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Gaming Guru

Rob van der Gaast
 

EL to EC: 'Do Not Deregulate'

22 March 2005

The European Lotteries (EL) on Sunday held a high-level conference in Brussels focusing on the impact of the European Commission's forthcoming Directive on Services in the internal market. Members of the EL, the IOC, the Deutsche Sportstiftung (German Sports Foundation), European Foundation Center, U.K. National Lottery Commission and UNI Europe (European Unions in the service industry) attended.

The E.U. single market relies chiefly on competition and regulatory authorities to maintain a level playing field for the free movement of goods and services, and the EL is trying to prevent this from happening in the gaming space.

According to Hans-J├╝rgen Reissiger, president of the European Lotteries and a board member for the German Class Lottery in Berlin, the reforms proposed by the Services Directive will lead to a dangerous deregulation of the European gambling sector.

The EL is against this liberalization based on the belief that it would increase the levels of problem gambling, crime and fraud and would result in an overheating of the market in Europe.

The group, which represents the state lotteries and toto companies in Europe, favors the current exclusive rights model because this gives, according to its press information, "the best guarantees for a restrictive gaming policy and provides for a better control of the market."

The E.U. Commission, at the moment, is reorienting on this directive dossier. Furthermore, the E.U. Parliament has indicated that it needs more time to come to a balanced decision.

The EL urges the European institutions to take account of the dangers of liberalization in the gambling sector and to amend the commission's proposal.

During the conference, the EL confirmed once again that there are--more than ever before--very good reasons to grant gambling services a special status in relation to the European single market.

Dutch De Lotto's Tjeerd Veenstra, general delegate in the EU Representation of European Lotteries in Brussels, said this special status has nothing to do with so-called old fashioned protectionism. Contrarily, he said, gambling must be removed from the scope of the Services Directive for reasons of public order and because of the difficulties that the inclusion of gambling would present for the adoption of social policy measures aimed at protecting consumers from the harmful effects of gambling.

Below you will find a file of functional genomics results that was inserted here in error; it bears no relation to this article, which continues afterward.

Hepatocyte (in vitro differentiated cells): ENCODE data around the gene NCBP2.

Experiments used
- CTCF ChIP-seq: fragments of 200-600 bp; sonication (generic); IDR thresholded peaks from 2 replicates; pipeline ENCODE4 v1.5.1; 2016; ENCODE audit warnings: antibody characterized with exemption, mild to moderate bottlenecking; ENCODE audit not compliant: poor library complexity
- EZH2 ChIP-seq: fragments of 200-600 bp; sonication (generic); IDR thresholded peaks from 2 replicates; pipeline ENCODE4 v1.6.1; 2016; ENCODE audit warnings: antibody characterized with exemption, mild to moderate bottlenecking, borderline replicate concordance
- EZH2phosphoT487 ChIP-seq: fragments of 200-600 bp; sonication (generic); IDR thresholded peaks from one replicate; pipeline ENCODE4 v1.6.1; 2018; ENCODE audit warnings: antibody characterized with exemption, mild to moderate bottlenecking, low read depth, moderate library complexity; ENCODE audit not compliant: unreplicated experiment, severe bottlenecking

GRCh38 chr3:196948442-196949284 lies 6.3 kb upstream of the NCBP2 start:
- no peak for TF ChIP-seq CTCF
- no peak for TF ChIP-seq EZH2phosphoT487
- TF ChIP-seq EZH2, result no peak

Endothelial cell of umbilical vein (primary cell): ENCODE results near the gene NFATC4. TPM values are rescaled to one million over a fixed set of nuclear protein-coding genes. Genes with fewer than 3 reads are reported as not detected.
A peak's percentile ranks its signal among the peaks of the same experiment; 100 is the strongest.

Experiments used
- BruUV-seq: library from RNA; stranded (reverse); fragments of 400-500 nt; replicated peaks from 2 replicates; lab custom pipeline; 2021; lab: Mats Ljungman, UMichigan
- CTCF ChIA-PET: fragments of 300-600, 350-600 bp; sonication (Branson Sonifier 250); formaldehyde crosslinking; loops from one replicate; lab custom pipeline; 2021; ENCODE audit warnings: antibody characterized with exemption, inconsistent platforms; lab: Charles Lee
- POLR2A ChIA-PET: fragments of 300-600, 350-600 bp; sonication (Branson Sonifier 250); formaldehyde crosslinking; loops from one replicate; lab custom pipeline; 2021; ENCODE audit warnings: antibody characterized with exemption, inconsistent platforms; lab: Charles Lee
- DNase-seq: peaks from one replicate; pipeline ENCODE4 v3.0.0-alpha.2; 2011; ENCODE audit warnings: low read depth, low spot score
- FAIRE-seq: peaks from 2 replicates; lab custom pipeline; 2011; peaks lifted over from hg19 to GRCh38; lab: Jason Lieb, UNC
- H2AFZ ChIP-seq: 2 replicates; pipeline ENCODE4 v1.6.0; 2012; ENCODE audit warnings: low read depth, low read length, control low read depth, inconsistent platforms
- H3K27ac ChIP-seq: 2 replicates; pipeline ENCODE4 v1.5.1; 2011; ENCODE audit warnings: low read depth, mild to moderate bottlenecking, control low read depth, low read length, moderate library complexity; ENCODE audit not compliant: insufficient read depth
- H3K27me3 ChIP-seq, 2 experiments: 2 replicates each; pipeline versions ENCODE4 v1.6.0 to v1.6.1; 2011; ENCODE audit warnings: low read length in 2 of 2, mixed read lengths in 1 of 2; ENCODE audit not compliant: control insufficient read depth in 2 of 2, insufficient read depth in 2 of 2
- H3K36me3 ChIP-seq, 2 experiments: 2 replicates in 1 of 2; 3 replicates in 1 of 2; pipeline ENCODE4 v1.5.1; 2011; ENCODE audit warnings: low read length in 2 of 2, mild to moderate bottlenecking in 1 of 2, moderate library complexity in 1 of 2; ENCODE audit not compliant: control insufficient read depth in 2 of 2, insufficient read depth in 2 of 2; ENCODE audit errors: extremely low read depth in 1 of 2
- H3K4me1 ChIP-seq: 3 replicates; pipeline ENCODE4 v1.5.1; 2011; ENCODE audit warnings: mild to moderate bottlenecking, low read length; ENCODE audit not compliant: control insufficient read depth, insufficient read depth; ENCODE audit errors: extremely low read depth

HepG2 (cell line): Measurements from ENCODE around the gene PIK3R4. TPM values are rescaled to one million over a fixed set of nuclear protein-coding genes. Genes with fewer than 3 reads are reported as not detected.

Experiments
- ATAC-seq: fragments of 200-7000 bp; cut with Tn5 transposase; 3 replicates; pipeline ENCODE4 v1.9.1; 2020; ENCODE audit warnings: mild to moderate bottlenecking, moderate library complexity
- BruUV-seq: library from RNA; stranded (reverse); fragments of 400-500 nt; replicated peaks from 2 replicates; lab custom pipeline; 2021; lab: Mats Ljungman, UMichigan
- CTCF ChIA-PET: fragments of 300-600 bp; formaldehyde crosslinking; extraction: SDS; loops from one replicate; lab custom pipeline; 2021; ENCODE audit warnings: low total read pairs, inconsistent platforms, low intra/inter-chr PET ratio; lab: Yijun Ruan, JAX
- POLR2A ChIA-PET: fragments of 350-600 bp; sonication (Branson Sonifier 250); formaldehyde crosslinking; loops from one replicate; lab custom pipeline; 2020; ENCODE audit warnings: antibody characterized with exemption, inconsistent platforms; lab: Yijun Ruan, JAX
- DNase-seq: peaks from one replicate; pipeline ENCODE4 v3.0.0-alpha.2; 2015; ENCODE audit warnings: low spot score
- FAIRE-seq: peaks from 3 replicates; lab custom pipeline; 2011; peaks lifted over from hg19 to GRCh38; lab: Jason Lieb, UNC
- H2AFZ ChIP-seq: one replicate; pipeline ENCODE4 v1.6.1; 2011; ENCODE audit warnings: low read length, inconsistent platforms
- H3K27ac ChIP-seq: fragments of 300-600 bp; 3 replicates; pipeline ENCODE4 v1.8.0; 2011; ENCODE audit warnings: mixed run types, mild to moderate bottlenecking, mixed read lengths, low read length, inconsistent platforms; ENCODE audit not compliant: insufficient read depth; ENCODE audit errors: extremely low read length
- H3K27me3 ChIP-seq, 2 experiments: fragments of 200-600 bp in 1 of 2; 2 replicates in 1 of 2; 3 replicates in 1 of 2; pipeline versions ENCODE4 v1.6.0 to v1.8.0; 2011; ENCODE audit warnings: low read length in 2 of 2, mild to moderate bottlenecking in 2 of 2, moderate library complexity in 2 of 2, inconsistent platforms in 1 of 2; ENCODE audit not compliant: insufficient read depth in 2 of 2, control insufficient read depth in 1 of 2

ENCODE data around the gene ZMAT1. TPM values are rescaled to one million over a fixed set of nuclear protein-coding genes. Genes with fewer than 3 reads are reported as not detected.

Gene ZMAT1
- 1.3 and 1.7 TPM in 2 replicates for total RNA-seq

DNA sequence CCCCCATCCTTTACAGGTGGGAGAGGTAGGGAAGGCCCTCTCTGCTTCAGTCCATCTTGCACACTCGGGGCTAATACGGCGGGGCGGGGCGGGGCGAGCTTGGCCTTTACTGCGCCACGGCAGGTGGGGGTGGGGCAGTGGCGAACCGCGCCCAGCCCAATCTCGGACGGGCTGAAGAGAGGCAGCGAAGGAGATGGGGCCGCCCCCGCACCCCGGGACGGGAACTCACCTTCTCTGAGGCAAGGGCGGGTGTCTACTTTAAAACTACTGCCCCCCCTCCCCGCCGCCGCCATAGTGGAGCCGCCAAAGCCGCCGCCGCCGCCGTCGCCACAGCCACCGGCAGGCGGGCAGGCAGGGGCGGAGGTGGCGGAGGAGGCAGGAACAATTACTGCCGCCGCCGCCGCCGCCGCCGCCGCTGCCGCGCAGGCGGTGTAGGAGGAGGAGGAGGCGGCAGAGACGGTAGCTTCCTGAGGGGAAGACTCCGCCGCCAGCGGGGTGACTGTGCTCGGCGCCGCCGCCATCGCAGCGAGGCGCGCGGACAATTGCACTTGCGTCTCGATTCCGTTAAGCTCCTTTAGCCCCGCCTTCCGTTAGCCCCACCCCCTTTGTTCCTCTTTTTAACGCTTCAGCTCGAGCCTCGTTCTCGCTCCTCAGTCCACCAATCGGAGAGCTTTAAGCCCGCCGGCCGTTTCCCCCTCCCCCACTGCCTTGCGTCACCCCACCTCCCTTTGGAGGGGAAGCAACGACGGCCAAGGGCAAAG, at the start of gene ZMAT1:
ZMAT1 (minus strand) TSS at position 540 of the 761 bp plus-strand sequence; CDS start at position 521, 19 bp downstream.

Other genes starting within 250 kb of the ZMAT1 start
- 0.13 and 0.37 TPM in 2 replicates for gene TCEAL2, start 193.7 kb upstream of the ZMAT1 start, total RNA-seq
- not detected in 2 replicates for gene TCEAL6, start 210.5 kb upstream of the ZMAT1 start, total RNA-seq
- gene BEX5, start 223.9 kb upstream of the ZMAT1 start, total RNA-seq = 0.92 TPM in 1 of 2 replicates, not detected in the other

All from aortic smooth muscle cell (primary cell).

Veenstra, the architect of a movement blocking foreign I-betting companies from offering their services in the Netherlands, adds willingly what the "very good reasons" are for a "special status."

"The present system with national responsibilities for national policies, and based on well known principles, is the best guarantee for controlled and legalized gaming surrounding," Veenstra stated. "Gaming is not a normal economic activity and therefore it does not fit in a free market approach."

"And above that, it is a fact that for decennials it is accepted that the revenues do not vanish in the pockets of private companies, but they flow back to the society in the form of financial support for social causes, such as sports, culture, welfare work, research, nature and environment, etc., etc.

"Of course those good causes are not a justification in itself, but is still a part of the system which is in place for decades. That is why this system should stay the way it is. Why would Europe block this good-causes system? Should we leave everything, because the bookmakers want that? Would that make a better Europe?"

Veenstra added, "Last year, the member organizations of European Lotteries gave, for example, more than 2 billion euro to sports. This funding to sports and other good causes is at risk if the plans of the European Commission are not changed."

When asked whether there were indications that the dossier of the Directive on Services goes in the wrong direction (and that is why this conference took place in Brussels), Veenstra replied, "There is no reason for at all. We have those strategic conferences more often. We feel that we have a comfortable majority within the EU member states, who are willing to exclude the e-gambling services."

Rob van der Gaast
Rob van der Gaast